Failure of the immune system to eradicate viruses results in chronic viral infections, which are associated with increased susceptibility to secondary infections. Pathogenic HIV or lymphocytic choriomeningitis virus chronic infections display a persistent type I IFN signature. In chronic lymphocytic choriomeningitis virus infection, blockade of type I IFN signaling partially restores antiviral responses. In a mouse model, we tested whether chronic administration of type I IFN, at doses mimicking chronic viral infection, induced immunosuppression. Chronic exposure of mice to IFN-α alone was sufficient to strongly suppress specific CD8+ T cells responses to subsequent vaccinia virus infection. It resulted in the accumulation of Ly6Chi monocytes. These monocytes were similar, phenotypically and functionally, to the myeloid-derived suppressor cells found in cancer because they exerted a potent suppression on CD8+ T cell responses in vitro. They acted at least partly through the l-arginine pathway. In vivo, their elimination restored antiviral CD8+ T cell responses. Our work provides a specific mechanism accounting for the role of IFN-α in immunosuppression and predicts that type I IFN modulation will be pivotal to cure human chronic infections, cancer, or autoimmune diseases.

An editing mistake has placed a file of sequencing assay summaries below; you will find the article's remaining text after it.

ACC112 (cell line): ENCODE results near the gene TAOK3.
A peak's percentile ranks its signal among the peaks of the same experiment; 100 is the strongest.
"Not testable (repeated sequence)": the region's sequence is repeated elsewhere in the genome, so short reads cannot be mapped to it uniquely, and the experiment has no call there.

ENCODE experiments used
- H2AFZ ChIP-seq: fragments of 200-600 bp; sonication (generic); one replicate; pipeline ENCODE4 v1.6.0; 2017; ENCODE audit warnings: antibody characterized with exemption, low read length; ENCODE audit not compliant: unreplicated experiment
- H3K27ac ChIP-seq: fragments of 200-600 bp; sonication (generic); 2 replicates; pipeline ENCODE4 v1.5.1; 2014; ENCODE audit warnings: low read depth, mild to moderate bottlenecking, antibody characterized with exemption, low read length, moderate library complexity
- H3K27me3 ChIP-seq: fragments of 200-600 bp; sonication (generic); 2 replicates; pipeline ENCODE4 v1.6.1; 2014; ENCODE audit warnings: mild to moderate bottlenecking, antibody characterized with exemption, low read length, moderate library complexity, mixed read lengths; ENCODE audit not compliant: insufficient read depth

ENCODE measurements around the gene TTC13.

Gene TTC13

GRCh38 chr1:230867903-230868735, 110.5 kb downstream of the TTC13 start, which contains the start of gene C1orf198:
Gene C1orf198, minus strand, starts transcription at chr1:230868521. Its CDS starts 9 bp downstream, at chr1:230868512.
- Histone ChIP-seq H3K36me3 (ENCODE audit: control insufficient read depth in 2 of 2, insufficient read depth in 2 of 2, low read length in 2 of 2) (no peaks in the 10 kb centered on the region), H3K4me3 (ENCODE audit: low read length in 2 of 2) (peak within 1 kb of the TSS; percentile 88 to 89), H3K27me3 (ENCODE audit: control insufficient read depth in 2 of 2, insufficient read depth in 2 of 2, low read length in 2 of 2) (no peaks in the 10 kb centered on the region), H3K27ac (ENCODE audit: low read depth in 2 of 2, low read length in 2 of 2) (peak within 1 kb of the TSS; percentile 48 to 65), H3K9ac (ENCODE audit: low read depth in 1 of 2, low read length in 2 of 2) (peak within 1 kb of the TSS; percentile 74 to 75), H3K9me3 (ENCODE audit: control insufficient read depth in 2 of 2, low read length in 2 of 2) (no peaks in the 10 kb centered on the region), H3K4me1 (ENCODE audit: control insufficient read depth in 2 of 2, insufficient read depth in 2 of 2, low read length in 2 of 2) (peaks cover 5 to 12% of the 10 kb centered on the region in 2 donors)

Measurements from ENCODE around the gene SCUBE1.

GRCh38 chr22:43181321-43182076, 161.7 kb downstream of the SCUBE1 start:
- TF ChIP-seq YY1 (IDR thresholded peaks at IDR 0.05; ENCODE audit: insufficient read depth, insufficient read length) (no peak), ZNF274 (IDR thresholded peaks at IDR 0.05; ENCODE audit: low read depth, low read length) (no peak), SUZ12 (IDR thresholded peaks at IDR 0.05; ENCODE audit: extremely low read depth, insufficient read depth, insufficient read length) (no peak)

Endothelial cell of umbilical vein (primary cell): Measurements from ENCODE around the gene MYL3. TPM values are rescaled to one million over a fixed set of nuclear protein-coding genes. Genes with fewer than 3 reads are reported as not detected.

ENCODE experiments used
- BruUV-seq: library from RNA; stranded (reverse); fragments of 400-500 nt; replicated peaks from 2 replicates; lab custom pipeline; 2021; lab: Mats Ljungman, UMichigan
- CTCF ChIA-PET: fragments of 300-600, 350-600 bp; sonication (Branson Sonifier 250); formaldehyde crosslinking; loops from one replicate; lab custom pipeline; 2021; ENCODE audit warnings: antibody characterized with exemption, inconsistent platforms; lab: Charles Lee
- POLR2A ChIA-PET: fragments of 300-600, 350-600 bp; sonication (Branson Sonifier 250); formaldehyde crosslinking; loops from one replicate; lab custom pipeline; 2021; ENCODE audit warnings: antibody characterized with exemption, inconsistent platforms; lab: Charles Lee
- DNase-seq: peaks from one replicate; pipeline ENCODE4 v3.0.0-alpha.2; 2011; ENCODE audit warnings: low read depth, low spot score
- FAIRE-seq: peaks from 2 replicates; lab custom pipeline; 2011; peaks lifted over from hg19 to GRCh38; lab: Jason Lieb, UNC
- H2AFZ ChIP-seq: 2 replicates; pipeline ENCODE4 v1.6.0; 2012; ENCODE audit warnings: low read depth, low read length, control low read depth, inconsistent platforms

This work was supported by INSERM, CNRS, Université Paris Descartes, Sorbonne Paris Cité, Institut Cochin, the French Government’s Investissement d’Avenir program, Laboratoire d’Excellence Integrative Biology of Emerging Infectious Diseases (Grant ANR-10-LABX-62-IBEID), and Agroparitech.
The online version of this article contains supplemental material.
Abbreviations used in this article:
- dendritic cell
- inducible NO synthetase
- lymphocytic choriomeningitis virus
- myeloid-derived suppressor cell
- polymorphonuclear neutrophil
- vaccinia virus–expressing OVA.
- Received December 22, 2015.
- Accepted November 17, 2016.
- Copyright © 2017 by The American Association of Immunologists, Inc.